Then back to The House, where we had a bit more craic, until eventually a few of us headed to Armagh, to go to a pub called Henry Hoot's there. The pub is on the Catholic 'End' of town (most towns have a 'Cath' end and a 'Prod' End, and sometimes people who have been caught in the wrong End have run into Trouble... when I use capital letters, those are the words I have to be careful of). We sat and laughed like mad people for two hours, exchanging stories about long-johns and Americans and First Confession; this whole gang I've stumbled into are a bunch of nutters, and it's wonderful. They'd tease me and actually prod me to bring out my minicassette recorder for their stories: 'Are you putting this into your book? Are you going to write all this down? Oh don't publish this one... my name is Hans and I'm from Germany and I was wearing long-johns in the church kitchen and...' I'm not writing a book (as far as I know) and I'm not writing about their embarrassing stories and they know it, but it seems that they just want to share stories.

Monday, 16 March

In the morning, before he left to get his plane, I interviewed Diarmuid for a bit. Later I helped out the gang at The House a bit. They seem to expect it here; it's not really like being a guest, and more like being a temporary resident. When they say to 'make yourself at home,' they mean it fully: you can pick at whatever you want in the kitchen, etc., but you also chip in and take on the responsibilities of living here. Which I dig. There is always much to be done, and there are too many people staying here too often for them to treat everyone as guests incapable of helping themselves. So I wound up thoroughly dusting a good bit of The House, and it was fun....

Then I sat in my room (I'm the only one left now; I had a roommate over the weekend. There are two bunkbeds in here and two extra mattresses as well.) and wrote, mostly organising notes I have. On into the evening I read a bit and watched the news and talked over tea a bit with Val, a live-in volunteer here. Then I found myself in the shed painting styrofoam shamrocks green — repainting them a deeper green than yesterday, and on both sides. Meanwhile some went out to hunt down Chinese food, and Ian and I played Connect Four and talked about Ireland. The food arrived around 10pm, with no fortune cookies (they don't do those over here for take-away; only for nice posh Chinese restaurants) and no chopsticks.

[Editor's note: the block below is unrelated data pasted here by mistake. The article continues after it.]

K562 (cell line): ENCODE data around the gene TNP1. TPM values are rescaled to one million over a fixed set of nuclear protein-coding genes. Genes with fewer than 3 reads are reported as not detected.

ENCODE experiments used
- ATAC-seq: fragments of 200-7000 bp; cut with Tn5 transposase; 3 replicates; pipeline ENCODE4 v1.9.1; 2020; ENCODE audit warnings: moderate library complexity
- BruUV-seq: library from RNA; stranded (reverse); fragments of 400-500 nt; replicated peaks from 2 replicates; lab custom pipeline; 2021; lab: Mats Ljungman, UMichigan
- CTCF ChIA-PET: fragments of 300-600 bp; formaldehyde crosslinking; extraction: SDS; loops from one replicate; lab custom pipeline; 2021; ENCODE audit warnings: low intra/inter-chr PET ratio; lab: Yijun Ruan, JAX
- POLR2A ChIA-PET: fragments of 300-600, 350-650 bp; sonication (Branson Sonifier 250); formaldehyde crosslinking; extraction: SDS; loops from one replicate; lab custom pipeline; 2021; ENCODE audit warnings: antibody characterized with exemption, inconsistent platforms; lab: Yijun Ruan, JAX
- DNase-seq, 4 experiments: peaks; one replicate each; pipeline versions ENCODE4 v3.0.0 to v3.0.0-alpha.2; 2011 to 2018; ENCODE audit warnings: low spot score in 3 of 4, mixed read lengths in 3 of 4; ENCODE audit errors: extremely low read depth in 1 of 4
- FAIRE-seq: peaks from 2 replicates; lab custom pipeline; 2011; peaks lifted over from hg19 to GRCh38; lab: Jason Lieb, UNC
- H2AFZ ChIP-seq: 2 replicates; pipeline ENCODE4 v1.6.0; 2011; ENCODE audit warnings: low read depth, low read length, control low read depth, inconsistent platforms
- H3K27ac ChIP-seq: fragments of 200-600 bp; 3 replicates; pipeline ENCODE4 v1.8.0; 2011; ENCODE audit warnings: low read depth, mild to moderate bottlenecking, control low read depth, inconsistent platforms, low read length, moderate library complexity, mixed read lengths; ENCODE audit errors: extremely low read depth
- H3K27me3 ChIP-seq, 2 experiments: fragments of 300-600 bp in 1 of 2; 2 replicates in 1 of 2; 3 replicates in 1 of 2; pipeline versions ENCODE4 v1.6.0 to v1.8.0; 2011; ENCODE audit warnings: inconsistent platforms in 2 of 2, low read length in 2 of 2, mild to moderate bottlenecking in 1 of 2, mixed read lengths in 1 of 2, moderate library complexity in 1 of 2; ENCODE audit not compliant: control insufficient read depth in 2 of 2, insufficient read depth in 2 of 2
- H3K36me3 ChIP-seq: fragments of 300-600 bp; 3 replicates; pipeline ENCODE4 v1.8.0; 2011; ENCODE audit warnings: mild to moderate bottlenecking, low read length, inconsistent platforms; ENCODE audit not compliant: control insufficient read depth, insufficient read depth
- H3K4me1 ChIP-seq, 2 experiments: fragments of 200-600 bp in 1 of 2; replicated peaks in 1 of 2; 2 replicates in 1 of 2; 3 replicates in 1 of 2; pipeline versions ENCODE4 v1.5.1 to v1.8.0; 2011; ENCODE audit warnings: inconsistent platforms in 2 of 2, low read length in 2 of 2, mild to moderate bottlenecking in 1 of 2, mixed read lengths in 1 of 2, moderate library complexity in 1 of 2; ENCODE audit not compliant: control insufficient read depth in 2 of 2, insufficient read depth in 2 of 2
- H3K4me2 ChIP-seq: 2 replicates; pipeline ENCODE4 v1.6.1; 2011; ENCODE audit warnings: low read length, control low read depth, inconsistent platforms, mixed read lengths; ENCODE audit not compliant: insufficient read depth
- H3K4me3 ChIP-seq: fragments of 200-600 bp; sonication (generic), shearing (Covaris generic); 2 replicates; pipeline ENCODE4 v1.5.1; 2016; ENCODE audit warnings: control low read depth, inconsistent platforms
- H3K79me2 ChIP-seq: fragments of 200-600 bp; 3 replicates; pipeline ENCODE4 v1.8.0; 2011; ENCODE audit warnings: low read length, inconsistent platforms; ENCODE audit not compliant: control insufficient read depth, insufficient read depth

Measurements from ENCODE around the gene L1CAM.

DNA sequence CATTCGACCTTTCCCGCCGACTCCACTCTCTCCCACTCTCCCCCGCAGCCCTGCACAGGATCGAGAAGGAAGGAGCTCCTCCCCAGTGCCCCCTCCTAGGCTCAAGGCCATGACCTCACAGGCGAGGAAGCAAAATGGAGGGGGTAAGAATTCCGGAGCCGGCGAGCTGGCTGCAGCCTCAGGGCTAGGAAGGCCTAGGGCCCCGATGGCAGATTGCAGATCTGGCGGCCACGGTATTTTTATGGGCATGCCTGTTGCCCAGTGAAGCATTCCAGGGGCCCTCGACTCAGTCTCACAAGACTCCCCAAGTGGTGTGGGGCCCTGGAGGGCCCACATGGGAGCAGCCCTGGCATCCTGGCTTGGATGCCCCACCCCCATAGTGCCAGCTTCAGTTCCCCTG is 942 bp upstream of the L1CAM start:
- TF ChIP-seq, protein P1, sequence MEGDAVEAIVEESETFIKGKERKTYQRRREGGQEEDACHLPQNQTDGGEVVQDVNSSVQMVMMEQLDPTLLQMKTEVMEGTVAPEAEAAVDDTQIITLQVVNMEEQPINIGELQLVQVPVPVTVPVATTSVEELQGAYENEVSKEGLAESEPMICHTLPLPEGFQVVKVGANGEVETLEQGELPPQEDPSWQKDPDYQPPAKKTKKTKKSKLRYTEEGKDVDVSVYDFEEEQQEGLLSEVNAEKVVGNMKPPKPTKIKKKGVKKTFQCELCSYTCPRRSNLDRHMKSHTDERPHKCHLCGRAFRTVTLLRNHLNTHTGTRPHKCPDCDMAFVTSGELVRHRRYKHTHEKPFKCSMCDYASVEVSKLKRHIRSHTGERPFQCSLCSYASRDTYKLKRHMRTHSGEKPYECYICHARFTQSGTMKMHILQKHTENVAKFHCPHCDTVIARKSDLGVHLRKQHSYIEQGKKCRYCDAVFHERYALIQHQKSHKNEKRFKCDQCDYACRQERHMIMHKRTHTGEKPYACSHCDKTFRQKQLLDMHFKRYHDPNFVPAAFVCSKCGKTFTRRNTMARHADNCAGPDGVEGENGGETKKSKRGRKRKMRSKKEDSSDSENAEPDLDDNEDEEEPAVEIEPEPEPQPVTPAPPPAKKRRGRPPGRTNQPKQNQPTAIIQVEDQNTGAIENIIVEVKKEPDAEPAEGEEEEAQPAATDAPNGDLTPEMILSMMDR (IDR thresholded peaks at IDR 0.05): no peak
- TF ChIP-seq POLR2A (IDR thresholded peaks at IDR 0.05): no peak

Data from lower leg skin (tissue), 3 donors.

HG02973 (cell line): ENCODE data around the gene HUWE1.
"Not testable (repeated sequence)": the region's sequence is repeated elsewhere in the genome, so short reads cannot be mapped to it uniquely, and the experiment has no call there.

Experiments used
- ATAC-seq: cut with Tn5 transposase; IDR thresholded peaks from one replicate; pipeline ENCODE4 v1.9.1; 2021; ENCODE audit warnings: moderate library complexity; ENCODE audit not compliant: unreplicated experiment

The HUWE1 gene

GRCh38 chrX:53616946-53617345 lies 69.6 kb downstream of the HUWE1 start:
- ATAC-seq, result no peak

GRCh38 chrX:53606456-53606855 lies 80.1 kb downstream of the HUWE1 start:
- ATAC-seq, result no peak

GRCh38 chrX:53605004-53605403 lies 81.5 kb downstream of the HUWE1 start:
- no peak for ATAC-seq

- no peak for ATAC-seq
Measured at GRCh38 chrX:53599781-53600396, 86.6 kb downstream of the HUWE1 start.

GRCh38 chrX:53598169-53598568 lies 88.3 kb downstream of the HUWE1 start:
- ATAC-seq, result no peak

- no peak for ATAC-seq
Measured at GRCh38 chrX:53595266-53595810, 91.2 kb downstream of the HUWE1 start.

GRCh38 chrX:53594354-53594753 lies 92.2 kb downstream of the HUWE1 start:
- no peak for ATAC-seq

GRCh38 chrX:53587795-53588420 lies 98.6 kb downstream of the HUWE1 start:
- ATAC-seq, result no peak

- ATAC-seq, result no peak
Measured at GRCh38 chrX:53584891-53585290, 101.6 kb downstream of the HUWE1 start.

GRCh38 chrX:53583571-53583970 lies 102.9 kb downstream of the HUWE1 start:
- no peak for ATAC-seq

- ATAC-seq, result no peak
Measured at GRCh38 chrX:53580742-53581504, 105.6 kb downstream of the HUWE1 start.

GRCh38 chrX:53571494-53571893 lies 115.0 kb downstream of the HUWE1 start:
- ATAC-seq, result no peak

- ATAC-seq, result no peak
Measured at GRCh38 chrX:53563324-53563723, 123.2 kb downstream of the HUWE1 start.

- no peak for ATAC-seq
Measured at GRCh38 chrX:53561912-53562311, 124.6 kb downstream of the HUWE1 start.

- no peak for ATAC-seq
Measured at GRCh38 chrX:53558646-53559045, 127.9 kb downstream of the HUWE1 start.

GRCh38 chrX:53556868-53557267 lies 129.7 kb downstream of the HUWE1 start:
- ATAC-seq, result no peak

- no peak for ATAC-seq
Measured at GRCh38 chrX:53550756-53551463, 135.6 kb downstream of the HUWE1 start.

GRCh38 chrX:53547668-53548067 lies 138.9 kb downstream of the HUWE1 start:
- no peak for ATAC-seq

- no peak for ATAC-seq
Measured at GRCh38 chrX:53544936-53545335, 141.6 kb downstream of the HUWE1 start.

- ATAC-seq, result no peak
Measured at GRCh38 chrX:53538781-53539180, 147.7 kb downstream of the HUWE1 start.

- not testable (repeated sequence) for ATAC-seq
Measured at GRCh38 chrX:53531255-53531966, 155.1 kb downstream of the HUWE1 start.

Tuesday, 17 March

On The Bus we went to Newry, to be in the St. Paddy's Day Parade there. The ride there was good (like on all the other buses, I stared out the window). When we arrived, the parade feeling started to grow in me. I've never been in a parade before. Apparently today all the Prods in Belfast refused to take part in the one there ('how can we be in a parade in which the Irish tricolour will fly — the flag of a foreign country?' I paraphrase from one man), and guards were keeping close watch in Armagh, but the one in Newry seemed relatively innocent and happy. And I felt like a little girl, running alongside The Bus handing out balloons to little kids (and 'adults').

After the parade bit was over, we had tea and sandwiches in The Bus kitchen, and then headed into town to see the festivities in town. We had ice cream (it was like a full-on spring day today) and listened to a noise band of 17-year-olds and a brass band play songs from Riverdance, and then a Ceili band. They played and they had dances, folk and set and all, and as I watched I tried to learn them, but they seem rather complicated to me (even the ones that were supposed to be simple). Then back to The Bus, and more chat 'til we left.

Wednesday, 18 March

After food and chat, I peeled spuds; the Irish really do eat potatoes all the time. It's the main ingredient in about half their dishes; Pauline pointed out how cheap they are: a bag half my height would go for about 5 pounds. After peeling I headed over to the Shop. That's a secondhand-clothing shop they have in one of the garages, which they open on Wednesdays and staff by volunteers. Farmers and others come for miles to it. I priced things and served customers and put the kettle on a number of times.

A bit after 5pm, when the shop closed, we sat down to Tea — eight of us this time. The food was good (had those spuds) and plentiful, as usual. And after Tea I played pool with Val. I'm terrible at pool. Next I did some washing, two big loads — what hostels and the roads and mountainsides will do to you, I guess. I wrote and watched soccer (in ireland just as many call it soccer as call it football). Then I hung all the clothes up above the stove, where the most heat in The House is; it's common practice all over these isles to hang all drying clothing just under the kitchen's high ceiling. It feels to me a bit odd that my underwear is over someone's head while they are making their tea and toast, but oh well. I enjoyed the pulley system that moves the whole rack up and down.

Later on, Val and I sat in her flat and talked. Val's flat is a few small rooms just under the roof of The House, and itt has a kitchen and bath, just like the Bothwells have (only theirs is bigger). This is in addition to The House's zillions of guest rooms and the big kitchen and sitting room and front room. The House was built in 1720 for the local miller. He and his family had their rooms, and there were servants' quarters, along with a servants' staircase that has been taken out. The place is like a castle, with its stables (the numerous sheds and garages) and servant's quarters and 'posh rooms' and huge kitchen. They didn't have near enough money for it at all when they got it, but that all turned up and now even the mortgage is paid off.